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Information diffusion and virus propagation are fundamental pro- cesses talking place in networks. While it is often possible to directly observe when nodes become infected, observing individual transmissions (i.e., who infects whom or who influences whom) is typically very difficult. Furthermore, in many applications, the underlying network over which the diffusions and propagations spread is actually unobserved. We tackle these challenges by developing a method for tracing paths of diffusion and influence through networks and inferring the networks over which contagions prop- agate. Given the times when nodes adopt pieces of information or become infected, we identify the optimal network that best explains the observed infection times. Since the optimization problem is NP-hard to solve exactly, we develop an efficient approximation algorithm that scales to large datasets and in practice gives provably near-optimal performance. We demonstrate the effectiveness of our approach by tracing information cascades in a set of 170 million blogs and news articles over a one year period to infer how information flows through the online media space. We find that the diffusion network of news tends to have a core-periphery structure with a small set of core media sites that diffuse information to the rest of the Web. These sites tend to have stable circles of influence with more general news media sites acting as connectors between them.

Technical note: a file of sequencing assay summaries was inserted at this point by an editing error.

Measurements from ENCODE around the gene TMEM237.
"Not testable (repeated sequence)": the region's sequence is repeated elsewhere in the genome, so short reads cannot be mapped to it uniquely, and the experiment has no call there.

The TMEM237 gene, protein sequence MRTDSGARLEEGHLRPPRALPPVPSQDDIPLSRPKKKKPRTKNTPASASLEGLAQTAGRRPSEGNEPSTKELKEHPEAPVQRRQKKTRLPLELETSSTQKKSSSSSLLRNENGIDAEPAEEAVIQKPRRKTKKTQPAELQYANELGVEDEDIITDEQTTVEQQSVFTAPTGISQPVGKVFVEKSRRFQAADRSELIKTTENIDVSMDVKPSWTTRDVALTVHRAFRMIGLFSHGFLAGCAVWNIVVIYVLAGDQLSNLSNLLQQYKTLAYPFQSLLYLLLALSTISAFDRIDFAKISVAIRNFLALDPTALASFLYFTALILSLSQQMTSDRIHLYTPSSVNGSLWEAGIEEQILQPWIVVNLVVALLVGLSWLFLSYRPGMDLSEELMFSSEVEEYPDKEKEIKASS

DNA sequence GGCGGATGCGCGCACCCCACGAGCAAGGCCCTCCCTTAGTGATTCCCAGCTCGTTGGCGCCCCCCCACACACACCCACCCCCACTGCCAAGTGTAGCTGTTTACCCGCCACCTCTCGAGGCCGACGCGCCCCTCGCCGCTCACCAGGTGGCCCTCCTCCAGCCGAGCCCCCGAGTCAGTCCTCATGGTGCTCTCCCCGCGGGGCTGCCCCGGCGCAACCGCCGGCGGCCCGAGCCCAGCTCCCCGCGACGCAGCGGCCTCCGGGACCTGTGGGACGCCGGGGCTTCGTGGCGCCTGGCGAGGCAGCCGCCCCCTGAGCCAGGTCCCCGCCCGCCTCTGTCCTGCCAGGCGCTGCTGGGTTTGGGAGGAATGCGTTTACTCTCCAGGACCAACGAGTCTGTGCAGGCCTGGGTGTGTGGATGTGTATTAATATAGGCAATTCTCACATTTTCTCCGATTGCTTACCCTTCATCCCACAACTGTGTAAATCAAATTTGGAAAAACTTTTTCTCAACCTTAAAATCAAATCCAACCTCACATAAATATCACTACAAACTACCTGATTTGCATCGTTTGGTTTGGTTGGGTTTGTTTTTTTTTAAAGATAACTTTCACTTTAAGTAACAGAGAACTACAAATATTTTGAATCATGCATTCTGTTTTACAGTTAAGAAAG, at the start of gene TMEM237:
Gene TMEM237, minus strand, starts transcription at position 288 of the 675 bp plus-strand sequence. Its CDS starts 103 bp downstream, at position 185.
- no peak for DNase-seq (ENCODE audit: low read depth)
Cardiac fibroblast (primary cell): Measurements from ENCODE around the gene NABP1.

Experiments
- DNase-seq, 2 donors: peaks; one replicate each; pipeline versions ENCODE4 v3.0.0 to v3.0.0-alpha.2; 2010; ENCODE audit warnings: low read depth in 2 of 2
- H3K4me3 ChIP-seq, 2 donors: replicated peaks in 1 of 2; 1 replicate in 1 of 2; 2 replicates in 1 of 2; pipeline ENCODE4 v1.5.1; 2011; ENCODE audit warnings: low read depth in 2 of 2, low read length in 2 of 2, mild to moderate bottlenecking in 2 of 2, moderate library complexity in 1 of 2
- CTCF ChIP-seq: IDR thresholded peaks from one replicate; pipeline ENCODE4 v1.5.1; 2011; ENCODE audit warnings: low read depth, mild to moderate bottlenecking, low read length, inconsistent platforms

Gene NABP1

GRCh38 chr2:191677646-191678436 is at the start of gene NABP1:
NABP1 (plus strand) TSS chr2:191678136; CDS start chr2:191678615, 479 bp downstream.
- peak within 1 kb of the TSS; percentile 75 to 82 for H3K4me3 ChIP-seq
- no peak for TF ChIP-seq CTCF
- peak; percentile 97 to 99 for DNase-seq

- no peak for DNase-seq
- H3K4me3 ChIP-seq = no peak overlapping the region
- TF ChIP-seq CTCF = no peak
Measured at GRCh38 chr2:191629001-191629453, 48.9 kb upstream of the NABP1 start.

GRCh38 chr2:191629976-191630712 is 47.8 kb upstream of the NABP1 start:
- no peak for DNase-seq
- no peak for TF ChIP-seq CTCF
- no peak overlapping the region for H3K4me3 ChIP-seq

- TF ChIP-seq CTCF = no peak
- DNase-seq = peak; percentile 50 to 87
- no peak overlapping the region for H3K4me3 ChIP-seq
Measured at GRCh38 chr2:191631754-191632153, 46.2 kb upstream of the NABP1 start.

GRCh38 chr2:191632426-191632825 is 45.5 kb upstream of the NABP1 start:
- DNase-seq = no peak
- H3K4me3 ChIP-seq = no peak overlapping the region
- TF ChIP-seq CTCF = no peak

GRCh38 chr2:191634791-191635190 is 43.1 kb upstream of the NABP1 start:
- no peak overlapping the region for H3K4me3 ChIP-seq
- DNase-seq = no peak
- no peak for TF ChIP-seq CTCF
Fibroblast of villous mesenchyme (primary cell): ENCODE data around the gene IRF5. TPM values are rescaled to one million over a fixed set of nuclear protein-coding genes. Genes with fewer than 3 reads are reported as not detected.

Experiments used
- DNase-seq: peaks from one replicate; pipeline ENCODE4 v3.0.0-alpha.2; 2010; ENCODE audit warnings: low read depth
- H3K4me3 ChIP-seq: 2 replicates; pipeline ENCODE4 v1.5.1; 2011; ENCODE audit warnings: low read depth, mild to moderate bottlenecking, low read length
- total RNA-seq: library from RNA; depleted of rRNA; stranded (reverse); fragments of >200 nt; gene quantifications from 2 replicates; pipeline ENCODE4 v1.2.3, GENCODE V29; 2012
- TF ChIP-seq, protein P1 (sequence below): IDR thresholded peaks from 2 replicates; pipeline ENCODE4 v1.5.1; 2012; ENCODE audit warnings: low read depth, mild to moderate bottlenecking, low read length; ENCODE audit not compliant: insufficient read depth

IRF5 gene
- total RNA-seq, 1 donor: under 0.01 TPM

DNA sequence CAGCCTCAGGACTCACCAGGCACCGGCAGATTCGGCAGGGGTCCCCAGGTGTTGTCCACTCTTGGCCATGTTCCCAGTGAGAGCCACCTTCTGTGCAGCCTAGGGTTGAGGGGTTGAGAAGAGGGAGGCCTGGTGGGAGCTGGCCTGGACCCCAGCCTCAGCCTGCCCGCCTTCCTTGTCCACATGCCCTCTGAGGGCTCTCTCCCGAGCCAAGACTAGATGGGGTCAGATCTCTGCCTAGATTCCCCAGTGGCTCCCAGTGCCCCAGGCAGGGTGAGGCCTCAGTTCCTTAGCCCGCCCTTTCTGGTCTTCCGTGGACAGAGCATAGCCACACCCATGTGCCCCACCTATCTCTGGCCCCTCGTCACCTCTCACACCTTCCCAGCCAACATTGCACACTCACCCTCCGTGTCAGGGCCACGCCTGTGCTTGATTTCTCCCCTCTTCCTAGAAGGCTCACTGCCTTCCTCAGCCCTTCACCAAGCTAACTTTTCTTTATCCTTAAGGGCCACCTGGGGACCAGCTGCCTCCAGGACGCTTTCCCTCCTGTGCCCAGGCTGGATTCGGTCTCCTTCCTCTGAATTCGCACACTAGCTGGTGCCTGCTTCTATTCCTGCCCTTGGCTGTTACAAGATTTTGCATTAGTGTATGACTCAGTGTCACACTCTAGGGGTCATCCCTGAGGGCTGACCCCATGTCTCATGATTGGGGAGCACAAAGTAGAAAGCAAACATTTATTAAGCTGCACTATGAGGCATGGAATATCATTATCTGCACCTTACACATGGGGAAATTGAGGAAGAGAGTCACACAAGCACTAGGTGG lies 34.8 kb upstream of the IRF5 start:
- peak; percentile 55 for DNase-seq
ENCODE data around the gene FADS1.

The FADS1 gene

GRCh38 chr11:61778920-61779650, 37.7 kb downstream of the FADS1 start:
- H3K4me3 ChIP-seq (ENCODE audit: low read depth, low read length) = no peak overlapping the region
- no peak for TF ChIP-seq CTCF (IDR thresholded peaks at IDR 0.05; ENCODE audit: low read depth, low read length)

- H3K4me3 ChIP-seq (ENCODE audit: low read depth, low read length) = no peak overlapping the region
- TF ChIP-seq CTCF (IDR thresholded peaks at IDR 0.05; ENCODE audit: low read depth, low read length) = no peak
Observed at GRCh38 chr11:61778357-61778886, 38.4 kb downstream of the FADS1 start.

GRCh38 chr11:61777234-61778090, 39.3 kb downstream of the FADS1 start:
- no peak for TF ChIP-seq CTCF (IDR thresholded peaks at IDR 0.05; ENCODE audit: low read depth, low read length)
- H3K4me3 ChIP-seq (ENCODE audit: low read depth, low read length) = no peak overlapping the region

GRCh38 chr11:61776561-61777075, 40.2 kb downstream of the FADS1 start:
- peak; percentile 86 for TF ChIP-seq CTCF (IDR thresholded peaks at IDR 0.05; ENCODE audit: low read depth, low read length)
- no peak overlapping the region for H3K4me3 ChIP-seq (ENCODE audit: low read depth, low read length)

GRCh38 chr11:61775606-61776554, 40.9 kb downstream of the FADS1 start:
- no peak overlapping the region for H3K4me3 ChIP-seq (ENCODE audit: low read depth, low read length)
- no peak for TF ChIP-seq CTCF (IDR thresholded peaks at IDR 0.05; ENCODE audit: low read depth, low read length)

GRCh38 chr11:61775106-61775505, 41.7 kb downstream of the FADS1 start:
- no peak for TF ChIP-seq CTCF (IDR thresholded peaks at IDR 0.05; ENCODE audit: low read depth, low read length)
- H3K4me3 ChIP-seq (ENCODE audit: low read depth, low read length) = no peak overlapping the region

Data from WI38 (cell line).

Inferring Networks of Diffusion and Influence M. G. Rodriguez, J. Leskovec, A. KrauseIn ACM Transactions on Knowledge Discovery from Data, volume 5, 2012
Bibtex Entry:
	author = {Manuel Gomez Rodriguez and Jure Leskovec and Andreas Krause},
	doi = {10.1145/2086737.2086741},
	journal = {ACM Transactions on Knowledge Discovery from Data},
	number = {4},
	pages = {21:1-21:37},
	title = {Inferring Networks of Diffusion and Influence},
	volume = {5},
	year = {2012}}